Saturday night I decided to go to a campaign meeting of the Moledet Party in Kfar Shalem, a rough neighborhood in the south of Tel Aviv. In the past, houses there were periodically served with demolition orders by the Tel Aviv municipality; in 1982 one inhabitant pulled a gun on demolition crews who had come to tear down an illegally-built extension to his house. Some people consider the violence of the state in Kfar Shalem as a form of racism against Oriental Jews. The slogan “Askhe-Nazis!” with a swastika beside it appeared on the walls of mainly Ashkenazi (Jews of European origin) neighborhoods of north Tel Aviv, as well as on memorials of the 1948 War of Independence.

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The Elections, the Peace Camp and the Left

by Asher Davidi
published in MER157

The November 1988 Israeli election confirmed a pattern set in 1981 and 1984: the vote was nearly equal between the two large bourgeois parties, the Likud and the Alignment (Labor), and both these parties lost strength to their left and right.

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Jordan's Election

A New Era?

by Philip Robins
published in MER164

The pundits got it wrong. They had predicted that the Jordanian general election of November 8 would result in the overwhelming return of traditional candidates with only a smattering of opposition deputies, enough to provide a vigorous, vocal check on government, but marginal in terms of setting a political agenda and molding policy.

This prevailing view among the liberal, educated, middle classes, Palestinian and Jordanian alike, who comprise the kingdom’s commentators and analysts, was also the view of the royal palace. Inevitably it became the view of the foreign embassies, and the view of foreign journalists who rely so heavily on diplomatic briefings.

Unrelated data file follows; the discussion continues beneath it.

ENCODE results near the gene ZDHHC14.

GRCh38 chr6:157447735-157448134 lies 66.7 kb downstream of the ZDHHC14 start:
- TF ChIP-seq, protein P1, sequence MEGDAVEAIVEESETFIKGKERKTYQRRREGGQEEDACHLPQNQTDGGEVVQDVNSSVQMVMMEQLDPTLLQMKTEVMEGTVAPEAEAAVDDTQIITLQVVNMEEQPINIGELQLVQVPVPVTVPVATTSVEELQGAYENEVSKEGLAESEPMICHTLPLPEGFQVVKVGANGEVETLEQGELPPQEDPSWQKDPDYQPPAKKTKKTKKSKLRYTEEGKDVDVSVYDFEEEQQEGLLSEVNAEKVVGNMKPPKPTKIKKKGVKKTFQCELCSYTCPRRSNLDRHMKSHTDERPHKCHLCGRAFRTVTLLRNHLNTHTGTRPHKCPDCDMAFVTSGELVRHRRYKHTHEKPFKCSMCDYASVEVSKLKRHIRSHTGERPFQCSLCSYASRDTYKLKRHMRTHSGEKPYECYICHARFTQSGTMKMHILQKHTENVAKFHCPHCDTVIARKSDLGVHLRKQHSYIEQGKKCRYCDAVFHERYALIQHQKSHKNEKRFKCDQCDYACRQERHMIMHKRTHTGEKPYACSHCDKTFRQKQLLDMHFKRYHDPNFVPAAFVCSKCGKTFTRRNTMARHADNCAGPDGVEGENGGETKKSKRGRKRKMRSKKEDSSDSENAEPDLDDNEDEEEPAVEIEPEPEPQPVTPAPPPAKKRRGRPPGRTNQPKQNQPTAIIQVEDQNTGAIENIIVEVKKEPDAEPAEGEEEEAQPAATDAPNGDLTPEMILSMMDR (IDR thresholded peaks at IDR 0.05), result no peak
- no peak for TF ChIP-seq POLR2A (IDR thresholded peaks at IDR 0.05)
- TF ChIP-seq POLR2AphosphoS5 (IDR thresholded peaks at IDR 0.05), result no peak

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Egyptian Politics Upended

by Mona El-Ghobashy | published August 20, 2012

When he took office on June 30, President Muhammad Mursi of Egypt looked to have been handed a poisoned chalice. The ruling generals of the Supreme Council of the Armed Forces (SCAF) had tolerated a clean presidential election but then had hollowed out the presidency, saddling Mursi with an executive’s accountability but little of the corresponding authority. The country resigned itself to the grim reality of dual government, with an elected civilian underdog toiling in the shadow of mighty military overlords. Then, just over a month later, Mursi turned the tables, dismissing Egypt’s top generals and taking back the powers they had usurped. The power play crystallizes the new dynamic of Egyptian politics: the onset of open contestation for the Egyptian state.

Ordering Egypt's Chaos

by Joshua Stacher | published June 29, 2012

To the left of a makeshift stage in a Cairo five-star hotel, the waiting continued. Ahmad Shafiq, the last prime minister of the deposed Husni Mubarak and one of two remaining candidates in Egypt’s first post-Mubarak presidential race, was three hours late. Fewer than 60 hours were left until voting was to start in the June 16-17 runoff. But the atmosphere, beside the burgundy backdrop with its decorative maple leafs flanking the podium, felt more like a garden-variety junket than a last-minute campaign stop. It was not clear why Shafiq would choose on this of all days to address the Egyptian-Canadian Business Council.